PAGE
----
This small lyre was no problem to handle on the spindle sander, so Cael got to work taking the instrument down to the outline.  I taught him how to use the whole belt or drum and to 'average' his sanding by making long, even passes.  The result is a bit lumpy and bumpy, but very good for a first time.

After dad used the industrial scrollsaw to rought cut the hand opening, it's back to the sander for Cael

Now off to the drill press with a modified Forstner bit to hollow out the body.  This is a time consuming process, Cael and I took 2 evenings because he ran out of arm about halfway through.

Hollowed and after a patch of a break-out that Dad caused trying to help, the instrument is ready to be mated to a soundboard.  I chose a simple plywood board, like we used on the girls first instruments, because the other options would have required the use of the big soundboard sander and Cael isn't ready for that yet.  Besides, the ply sounds quite nice.  So first, the soundboard had to be drawn out.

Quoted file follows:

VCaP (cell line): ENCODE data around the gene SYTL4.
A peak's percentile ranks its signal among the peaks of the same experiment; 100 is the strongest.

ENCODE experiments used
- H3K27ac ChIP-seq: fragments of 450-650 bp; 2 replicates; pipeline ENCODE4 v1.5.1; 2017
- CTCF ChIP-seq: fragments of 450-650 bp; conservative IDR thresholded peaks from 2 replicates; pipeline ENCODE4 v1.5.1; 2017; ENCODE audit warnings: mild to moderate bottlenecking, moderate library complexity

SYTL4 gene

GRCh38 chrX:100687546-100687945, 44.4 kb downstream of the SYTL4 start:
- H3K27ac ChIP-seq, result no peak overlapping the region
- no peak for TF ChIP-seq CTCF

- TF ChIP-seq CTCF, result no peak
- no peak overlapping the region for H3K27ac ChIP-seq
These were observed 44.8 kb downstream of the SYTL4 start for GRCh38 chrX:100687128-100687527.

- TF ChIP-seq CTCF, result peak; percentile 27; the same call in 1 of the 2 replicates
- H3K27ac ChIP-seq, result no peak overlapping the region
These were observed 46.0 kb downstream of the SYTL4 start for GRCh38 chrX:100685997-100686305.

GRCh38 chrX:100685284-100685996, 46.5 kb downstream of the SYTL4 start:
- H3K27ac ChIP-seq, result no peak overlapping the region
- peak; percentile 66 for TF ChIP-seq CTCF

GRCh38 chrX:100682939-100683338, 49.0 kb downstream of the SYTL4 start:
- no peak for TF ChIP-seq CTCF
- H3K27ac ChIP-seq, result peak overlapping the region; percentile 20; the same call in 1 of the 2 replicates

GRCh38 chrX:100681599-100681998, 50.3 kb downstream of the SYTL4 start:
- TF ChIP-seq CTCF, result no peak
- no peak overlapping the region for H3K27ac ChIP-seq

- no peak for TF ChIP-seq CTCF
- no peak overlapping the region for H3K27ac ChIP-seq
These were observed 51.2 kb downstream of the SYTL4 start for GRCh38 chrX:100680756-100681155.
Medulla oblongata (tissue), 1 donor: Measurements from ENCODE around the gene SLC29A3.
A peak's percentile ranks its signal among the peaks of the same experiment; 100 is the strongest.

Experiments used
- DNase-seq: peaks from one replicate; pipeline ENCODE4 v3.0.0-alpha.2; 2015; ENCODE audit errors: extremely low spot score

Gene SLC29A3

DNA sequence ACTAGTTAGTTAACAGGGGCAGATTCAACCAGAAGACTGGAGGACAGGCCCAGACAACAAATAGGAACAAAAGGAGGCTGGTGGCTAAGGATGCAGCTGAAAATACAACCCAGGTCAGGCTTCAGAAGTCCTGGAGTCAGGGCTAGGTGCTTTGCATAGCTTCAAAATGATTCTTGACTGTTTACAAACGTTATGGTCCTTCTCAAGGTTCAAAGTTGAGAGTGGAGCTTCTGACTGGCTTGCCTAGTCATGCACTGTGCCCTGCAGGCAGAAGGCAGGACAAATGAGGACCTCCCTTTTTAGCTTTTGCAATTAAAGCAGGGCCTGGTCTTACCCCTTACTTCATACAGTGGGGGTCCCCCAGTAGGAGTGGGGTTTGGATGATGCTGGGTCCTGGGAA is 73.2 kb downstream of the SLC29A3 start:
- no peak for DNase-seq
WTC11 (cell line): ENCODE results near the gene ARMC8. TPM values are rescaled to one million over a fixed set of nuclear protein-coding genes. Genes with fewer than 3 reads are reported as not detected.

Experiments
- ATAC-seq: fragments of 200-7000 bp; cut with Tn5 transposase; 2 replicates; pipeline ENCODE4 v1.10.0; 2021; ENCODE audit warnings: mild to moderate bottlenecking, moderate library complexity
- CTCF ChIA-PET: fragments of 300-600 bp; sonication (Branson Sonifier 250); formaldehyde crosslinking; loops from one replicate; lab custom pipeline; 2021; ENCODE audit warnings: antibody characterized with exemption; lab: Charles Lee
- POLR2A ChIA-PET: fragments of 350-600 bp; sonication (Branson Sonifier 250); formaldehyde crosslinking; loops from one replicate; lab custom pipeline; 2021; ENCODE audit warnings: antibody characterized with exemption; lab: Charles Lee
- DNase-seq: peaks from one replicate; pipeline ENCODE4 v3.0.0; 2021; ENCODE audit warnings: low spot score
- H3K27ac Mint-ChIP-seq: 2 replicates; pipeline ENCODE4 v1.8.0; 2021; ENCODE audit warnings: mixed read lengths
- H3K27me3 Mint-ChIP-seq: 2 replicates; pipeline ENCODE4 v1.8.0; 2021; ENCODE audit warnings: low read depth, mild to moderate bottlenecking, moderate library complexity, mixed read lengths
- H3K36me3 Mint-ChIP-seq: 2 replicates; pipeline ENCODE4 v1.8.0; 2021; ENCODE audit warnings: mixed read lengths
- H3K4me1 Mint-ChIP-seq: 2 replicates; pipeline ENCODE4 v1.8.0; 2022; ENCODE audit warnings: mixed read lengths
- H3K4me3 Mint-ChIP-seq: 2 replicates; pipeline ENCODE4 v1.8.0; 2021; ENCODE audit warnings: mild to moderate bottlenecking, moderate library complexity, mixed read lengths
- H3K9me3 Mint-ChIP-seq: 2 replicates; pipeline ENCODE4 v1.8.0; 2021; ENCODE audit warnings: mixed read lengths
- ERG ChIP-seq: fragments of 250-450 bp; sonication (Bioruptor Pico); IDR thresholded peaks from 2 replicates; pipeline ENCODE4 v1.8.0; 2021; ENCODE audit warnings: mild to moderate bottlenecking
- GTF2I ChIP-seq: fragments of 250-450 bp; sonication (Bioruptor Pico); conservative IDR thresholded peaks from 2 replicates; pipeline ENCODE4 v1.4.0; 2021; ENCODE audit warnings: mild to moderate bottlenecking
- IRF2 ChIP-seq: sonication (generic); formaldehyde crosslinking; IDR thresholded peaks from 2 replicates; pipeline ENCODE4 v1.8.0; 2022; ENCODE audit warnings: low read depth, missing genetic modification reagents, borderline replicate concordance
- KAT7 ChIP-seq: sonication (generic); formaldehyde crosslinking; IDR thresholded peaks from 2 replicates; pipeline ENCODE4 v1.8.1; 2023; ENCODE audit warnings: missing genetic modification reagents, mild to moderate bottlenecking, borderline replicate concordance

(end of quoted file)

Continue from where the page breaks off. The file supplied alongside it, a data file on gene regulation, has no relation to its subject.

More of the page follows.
Then Dad cut the board on the bandsaw, oversized by more than a bit, of course, (and used the jigsaw to cut the Voltron head soundhole) and Cael proceeded to glue it on.

Lots of PVC spring clamps later, the soudboard is ready to dry.  This is the end of an evening work - 40 degrees in the shop isn't the environment for glue to dry.

Back to the sander to handle the soundboard overhang and smooth up the instrument once again.

Now time to add the crossgrain reinforcement to the peghead area.  Cael drew, dad cut, Cael sanded and glued the three pieces that make up the overlay on the yoke.  Another evening ended by waiting for glue to dry.

Did I say an evening ended?   At 10 pm, suddenly full of energy, the 5 year old headed back to the shop.  And I taught him how to turn tuning pegs.  Dad did 1, Cael did 5. 

Next night, to the sander to smooth out the reinforcements.  This will be the last major body work on the instrument, the rest will be handwork.

Tape was applied to the peghead to mark the location for the pegholes.  Cael's favorite tool is the drill press, and he made quick work of six 1/4 inch holes.  Time to remove the tape..

Breaking the edges with a sanding sponge, just to make it nice and comfortable and to get rid of any fuzz left by the power sander.

Now for application of color.  Really red is what he wants.  Transfast dye liquid in alcohol, and a brush.  And it will be red.

While the stain is drying, back to the lathe to turn the tailpin.  This will be a bigger pin, because we are going to just loop all the strings over it instead of using a tailpiece.  Here he is using a sanding sponge to clean up the tailpin on the lathe.

After a quick dip in the yellow Transfast, it is time to glue the tailpin in.  A small hammer...